These few months were busy and productive for me. The Summerbridge program fulfilled the practicum requirement of my degree and gave me a chance to put the studies into practice. I was practicing the tools I learned in school. It is impressive how much these things are connected – Biblical and theological studies, psychology, peacebuilding and ministry. So many pieces of my puzzle are coming together and creating a beautiful picture.

Cross Lake Staff 2018 – I am in the front row 4th from the left.

Pastoral internship gave me a deeper understanding of what happens in the church during the week day. This assignment helped me to understand my passion and gifts that I can share with my congregation after this program. This meaningful work is a chance for me to create opportunity for the love of God to manifest itself in the world.

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Living the Questions https://www.bethelmennonite.ca/living-the-questions/?utm_source=rss&utm_medium=rss&utm_campaign=living-the-questions Fri, 17 Aug 2018 15:45:46 +0000 https://www.bethelmennonite.ca/?p=3034 Reflections on Questions, and How to Live Them By Erwin (Val) Warkentin, July 1, 2018 During the first half of 2018, Val and I were privileged to lead a Monday evening Bible study series at Bethel. Entitled Living the Questions, the course provided a basic overview of what the authors and presenters labelled “Progressive Christianity.”…

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Reflections on Questions, and How to Live Them

By Erwin (Val) Warkentin, July 1, 2018

During the first half of 2018, Val and I were privileged to lead a Monday evening Bible study series at Bethel. Entitled Living the Questions, the course provided a basic overview of what the authors and presenters labelled “Progressive Christianity.” When we started planning for the course, we anticipated that maybe 15 people might show up. And that fit nicely into an optimum size for group discussions. We were astonished at the first session that 45 people showed up! And although we knew that not everyone who started the course would be able to finish it, we were very pleased that some 30 – 35 people stayed to the end. To work through every session is the most effective way of dealing with the course material, and for a number of people who were unable to attend every session, the preparatory materials and corresponding videos were available to catch up. But the real value of the sessions was in the group discussions – these were honest, direct, loving, and informative.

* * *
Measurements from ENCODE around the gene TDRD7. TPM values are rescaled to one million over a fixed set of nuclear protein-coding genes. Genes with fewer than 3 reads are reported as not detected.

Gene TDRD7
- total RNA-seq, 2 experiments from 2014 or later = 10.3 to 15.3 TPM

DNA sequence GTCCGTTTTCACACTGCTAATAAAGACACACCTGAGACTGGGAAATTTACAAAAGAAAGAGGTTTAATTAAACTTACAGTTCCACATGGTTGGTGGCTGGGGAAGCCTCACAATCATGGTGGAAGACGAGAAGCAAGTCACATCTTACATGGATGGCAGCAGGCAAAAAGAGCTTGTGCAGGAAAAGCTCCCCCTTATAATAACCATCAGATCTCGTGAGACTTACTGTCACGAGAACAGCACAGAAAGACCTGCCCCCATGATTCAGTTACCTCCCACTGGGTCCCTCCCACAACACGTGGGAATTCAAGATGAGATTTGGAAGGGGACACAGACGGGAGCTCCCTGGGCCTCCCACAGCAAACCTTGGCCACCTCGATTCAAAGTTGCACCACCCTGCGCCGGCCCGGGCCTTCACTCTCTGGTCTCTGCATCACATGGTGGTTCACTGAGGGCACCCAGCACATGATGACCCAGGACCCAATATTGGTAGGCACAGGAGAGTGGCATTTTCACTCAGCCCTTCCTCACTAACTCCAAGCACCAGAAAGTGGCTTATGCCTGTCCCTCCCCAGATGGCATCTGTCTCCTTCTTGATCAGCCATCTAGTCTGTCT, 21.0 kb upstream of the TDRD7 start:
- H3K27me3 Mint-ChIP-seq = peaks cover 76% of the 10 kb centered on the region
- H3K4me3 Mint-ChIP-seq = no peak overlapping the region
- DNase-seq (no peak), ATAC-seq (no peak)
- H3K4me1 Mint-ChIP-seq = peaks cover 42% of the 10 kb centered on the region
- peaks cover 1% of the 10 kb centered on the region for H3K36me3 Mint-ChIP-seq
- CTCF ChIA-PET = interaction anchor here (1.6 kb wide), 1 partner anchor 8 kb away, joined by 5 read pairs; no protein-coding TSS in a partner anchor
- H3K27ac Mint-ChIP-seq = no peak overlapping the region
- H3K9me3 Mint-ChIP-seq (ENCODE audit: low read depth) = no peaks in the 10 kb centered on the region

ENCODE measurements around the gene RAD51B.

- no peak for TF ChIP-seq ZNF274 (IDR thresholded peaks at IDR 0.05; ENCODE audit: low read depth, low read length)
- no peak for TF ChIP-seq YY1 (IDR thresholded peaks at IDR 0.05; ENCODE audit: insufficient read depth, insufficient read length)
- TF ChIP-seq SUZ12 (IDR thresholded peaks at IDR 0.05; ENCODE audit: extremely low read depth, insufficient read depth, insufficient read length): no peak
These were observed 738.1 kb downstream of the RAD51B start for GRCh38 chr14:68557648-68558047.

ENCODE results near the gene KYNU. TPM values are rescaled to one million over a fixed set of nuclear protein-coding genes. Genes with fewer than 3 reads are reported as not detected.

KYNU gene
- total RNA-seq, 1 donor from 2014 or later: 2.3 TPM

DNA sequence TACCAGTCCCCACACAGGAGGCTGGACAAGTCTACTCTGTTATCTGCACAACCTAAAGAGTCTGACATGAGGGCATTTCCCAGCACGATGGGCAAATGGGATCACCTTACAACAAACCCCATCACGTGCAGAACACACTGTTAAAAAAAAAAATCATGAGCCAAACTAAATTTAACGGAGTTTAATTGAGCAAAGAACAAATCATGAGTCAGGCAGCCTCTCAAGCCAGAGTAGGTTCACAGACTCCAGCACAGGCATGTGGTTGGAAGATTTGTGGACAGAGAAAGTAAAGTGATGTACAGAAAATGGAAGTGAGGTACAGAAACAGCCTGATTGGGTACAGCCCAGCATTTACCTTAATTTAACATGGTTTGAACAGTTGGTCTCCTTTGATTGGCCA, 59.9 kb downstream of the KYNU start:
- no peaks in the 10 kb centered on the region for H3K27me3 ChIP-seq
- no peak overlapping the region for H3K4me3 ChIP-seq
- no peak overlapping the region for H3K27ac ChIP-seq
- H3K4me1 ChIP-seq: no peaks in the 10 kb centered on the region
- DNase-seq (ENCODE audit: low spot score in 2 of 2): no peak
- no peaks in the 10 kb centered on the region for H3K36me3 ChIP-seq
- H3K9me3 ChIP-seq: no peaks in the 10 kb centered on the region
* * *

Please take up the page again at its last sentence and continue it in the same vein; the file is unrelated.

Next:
The course is divided into 21 sessions (three segments of seven sessions each), and the preparatory materials comprise a 8 – 10 page commentary and a 20 – 25 minute video for each session. The written materials were handed out to class participants at the outset of each of the three segments, and each class started with the video for that session. The class then divided into three groups for discussion, each group having its own discussion leader. The discussion lasted some 50 minutes, and then the class gathered for a short debriefing before dismissal. The topics for the sessions have been listed elsewhere; suffice it to say that the content reflects the insights and perspectives of well-known and lesser-known theologians, pastors, and lay leaders from a wide range of denominations. Some of the ideas presented seemed questionable or even heretical, but the basic thrust was always to think about what the scriptures say, not just to repeat the words of the Bible without comprehending them. In other words, I found the emphasis was on worshiping the God who is revealed in the Bible, not the Bible itself. And the skepticism and slightly mocking tone levelled by some of the video presenters at literalists, fundamentalists and even evangelical Christians was not entirely out of place, since there was also some self-deprecatory commentary and a sense of humility in admitting that “we do not know everything.”